“On War” is the West’s premier work on the philosophy of war. It was written by Carl von Clausewitz in his spare time as a Prussian officer. Although it was not even published until after his death, his ideas took hold and have been widely influential in military theory and have had a strong influence on German military thought specifically.
Prussian German generals such as Helmuth Graf von Moltke were clearly influenced by Clausewitz… Moltke’s notable statement that “No campaign plan survives first contact with the enemy” is a classic reflection of Clausewitz’s insistence on the roles of chance, friction, “fog”, uncertainty and interactivity in war.
Carl Philipp Gottlieb von Clausewitz, 1780 to 1831, was a professional Prussian soldier in numerous military campaigns, mainly in the Napoleonic Wars, but he is most famous as a military theorist. He wrote a careful, systematic, philosophical examination of war in all its aspects. The result was his principal work, “On War”.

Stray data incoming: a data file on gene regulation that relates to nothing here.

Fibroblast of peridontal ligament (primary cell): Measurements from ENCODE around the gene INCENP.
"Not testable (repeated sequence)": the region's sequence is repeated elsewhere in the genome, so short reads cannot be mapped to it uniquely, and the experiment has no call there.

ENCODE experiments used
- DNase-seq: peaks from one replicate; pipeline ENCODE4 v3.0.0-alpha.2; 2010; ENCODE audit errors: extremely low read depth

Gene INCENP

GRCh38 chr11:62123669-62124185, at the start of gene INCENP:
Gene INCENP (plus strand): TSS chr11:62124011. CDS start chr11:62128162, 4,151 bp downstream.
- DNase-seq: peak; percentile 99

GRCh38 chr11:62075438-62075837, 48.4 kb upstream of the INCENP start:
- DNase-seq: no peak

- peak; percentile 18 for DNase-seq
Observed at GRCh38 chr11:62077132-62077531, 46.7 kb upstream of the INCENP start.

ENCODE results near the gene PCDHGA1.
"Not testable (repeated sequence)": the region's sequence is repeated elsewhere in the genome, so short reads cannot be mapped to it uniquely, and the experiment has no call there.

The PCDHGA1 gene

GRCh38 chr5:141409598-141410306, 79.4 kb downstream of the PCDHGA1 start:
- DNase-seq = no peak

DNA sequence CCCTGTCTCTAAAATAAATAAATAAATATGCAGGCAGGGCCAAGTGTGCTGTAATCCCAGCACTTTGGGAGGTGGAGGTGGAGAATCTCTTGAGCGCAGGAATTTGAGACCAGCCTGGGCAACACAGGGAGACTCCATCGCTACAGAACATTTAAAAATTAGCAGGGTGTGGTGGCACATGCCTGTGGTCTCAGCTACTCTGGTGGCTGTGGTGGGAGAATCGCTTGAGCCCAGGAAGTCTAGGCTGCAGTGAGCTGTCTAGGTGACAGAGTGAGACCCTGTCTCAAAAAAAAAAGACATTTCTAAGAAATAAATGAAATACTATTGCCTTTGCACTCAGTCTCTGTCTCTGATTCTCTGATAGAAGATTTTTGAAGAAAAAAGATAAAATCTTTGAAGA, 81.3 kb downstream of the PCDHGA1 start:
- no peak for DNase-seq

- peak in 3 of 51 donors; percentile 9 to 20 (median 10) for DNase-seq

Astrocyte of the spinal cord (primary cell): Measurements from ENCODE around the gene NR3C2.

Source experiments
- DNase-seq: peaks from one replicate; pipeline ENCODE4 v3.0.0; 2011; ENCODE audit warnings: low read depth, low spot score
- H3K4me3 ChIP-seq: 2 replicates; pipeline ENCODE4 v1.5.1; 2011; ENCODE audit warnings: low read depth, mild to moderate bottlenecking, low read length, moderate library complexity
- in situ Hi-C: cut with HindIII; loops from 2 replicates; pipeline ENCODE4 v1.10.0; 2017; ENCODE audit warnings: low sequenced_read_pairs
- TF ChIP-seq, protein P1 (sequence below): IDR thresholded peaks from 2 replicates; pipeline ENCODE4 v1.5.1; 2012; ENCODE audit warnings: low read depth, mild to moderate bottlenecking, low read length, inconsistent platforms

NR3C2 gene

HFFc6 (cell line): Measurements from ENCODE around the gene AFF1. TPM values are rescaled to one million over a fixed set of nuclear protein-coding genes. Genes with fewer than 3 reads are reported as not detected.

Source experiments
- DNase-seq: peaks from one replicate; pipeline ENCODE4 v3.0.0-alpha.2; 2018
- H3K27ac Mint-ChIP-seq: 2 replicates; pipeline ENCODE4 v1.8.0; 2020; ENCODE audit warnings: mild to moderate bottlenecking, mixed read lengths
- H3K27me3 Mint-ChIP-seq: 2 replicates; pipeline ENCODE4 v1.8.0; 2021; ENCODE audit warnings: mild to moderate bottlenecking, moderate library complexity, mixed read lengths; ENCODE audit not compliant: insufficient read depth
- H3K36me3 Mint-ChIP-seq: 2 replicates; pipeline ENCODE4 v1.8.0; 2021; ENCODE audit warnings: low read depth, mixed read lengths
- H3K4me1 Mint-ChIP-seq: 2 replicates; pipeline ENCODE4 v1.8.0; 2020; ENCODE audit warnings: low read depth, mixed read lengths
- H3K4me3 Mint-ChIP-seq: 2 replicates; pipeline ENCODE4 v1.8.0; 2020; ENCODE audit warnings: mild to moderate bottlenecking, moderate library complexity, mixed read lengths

In “On War”, Clausewitz sees all wars as the sum of decisions, actions, and reactions in an uncertain and dangerous context, and also as a socio-political phenomenon. He has several definitions, the most famous one being that war is the continuation of politics by other means.
He was also very skeptical of the accuracy of much military intelligence: “Many intelligence reports in war are contradictory; even more are false, and most are uncertain…. In short, most intelligence is false.” This circumstance is generally described as the fog of war.
Over 200 years ago General Clausewitz taught military strategy for 12 years as Director of the War College in Berlin, but his work is still studied today. Between 2005 and 2014 more than sixteen major English language books focusing specifically on his work were published.